The Impact of COVID-19 Confinement on Cognition and Mental Health and Technology Use Among Socially Vulnerable Older People: Retrospective Cohort Study
Background: COVID-19 forced the implementation of restrictive measures in Spain, such as lockdown, home confinement, social distancing, and isolation. It is necessary to study whether limited access to basic services and decreased family and social support could have deleterious effects on cognition, quality of life, and mental health in vulnerable older people. Objective: This study aims to explore the impact of the COVID-19 outbreak on cognition in older adults with mild cognitive impairment or dementia as the main outcome and the quality of life, perceived health status, and depression as secondary outcomes and to analyze the association of living alone and a change in living arrangements with those outcomes and other variables related with the use of technology and health services. Likewise, this study aims to analyze the association of high and low technophilia with those variables, to explore the access and use of health care and social support services, and, finally, to explore the informative-, cognitive-, entertainment-, and socialization-related uses of information and communications technologies (ICTs) during the COVID-19 outbreak. Methods: This cohort study was conducted in Málaga (Spain). In total, 151 participants with mild cognitive impairment or mild dementia, from the SMART4MD (n=75, 49.7%) and TV-AssistDem (n=76, 50.3%) randomized clinical trials, were interviewed by telephone between May 11 and June 26, 2020. All participants had undergone 1-3 assessments (in 6-month intervals) on cognition, quality of life, and mood prior to the COVID-19 breakout. Results: The outbreak did not significantly impact the cognition, quality of life, and mood of our study population when making comparisons with baseline assessments prior to the outbreak. Perceived stress was reported as moderate during the outbreak. After correction for multiple comparisons, living alone, a change in living arrangements, and technophilia were not associated with negative mental health outcomes. However, being alone was nominally associated with self-perceived fear and depression, and higher technophilia with better quality of life, less boredom, perceived stress and depression, and also less calmness. Overall, health care and social support service access and utilization were high. The most used ICTs during the COVID-19 outbreak were the television for informative, cognitive, and entertainment-related uses and the smartphone for socialization. Conclusions: Our findings show that the first months of the outbreak did not significantly impact the cognition, quality of life, perceived health status, and depression of our study population when making comparisons with baseline assessments prior to the outbreak. Living alone and low technophilia require further research to establish whether they are risk factors of mental health problems during lockdowns in vulnerable populations. Moreover, although ICTs have proven to be useful for informative-, cognitive-, entertainment-, and socialization-related uses during the pandemic, more evidence is needed to support these interventions.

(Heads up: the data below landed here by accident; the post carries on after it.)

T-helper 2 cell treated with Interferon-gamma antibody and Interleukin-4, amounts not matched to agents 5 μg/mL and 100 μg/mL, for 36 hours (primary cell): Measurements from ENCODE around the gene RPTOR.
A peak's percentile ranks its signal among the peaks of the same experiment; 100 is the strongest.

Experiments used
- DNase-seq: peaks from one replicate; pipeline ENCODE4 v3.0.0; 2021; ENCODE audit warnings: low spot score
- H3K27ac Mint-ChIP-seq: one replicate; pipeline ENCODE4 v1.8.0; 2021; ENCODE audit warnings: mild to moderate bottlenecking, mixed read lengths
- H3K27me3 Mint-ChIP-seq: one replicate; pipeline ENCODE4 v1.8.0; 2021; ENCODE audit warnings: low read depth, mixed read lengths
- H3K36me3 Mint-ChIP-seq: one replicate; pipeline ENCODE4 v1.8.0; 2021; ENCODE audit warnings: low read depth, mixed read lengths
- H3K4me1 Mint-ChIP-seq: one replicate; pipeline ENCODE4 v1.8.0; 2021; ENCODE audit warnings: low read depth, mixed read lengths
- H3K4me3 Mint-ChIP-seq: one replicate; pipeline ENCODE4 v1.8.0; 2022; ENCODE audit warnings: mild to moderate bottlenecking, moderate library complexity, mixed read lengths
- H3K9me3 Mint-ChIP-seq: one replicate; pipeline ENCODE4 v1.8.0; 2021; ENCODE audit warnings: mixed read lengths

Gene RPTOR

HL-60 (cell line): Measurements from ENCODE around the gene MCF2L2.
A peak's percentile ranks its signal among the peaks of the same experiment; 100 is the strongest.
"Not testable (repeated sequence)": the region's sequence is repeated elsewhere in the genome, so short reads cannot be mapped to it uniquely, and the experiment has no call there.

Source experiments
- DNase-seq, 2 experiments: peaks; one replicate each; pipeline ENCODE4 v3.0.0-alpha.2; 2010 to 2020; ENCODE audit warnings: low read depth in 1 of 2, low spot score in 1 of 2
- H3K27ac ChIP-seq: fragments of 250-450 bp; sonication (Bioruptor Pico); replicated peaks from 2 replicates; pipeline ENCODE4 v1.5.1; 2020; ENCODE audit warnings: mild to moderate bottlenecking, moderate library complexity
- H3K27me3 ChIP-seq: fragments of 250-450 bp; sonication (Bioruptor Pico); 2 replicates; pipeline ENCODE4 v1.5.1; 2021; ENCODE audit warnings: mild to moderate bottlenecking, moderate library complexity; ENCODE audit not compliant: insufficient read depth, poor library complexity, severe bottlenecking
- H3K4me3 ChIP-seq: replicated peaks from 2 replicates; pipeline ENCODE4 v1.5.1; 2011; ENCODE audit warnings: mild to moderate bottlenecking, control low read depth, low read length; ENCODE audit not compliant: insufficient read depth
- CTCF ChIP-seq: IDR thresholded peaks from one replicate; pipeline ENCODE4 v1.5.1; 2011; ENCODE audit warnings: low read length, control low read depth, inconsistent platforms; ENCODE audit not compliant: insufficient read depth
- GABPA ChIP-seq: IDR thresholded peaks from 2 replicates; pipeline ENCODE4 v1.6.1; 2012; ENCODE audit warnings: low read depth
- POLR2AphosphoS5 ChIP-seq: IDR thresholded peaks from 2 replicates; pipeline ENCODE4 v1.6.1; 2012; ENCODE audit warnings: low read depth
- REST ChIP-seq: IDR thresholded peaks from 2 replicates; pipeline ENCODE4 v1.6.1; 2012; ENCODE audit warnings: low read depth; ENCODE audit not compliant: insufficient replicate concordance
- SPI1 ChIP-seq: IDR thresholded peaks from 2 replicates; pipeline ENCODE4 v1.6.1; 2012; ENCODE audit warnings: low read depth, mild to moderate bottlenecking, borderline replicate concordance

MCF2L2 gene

COVID-19; Mental Health; Social isolation
Dura-Perez E, Goodman-Casanova JM, Vega-Nuñez A, Guerrero-Pertiñez G, Varela-Moreno E, Garolera M, et al. The Impact of COVID-19 Confinement on Cognition and Mental Health and Technology Use Among Socially Vulnerable Older People: Retrospective Cohort Study. J Med Internet Res. 2022 Feb 22;24(2):e30598.
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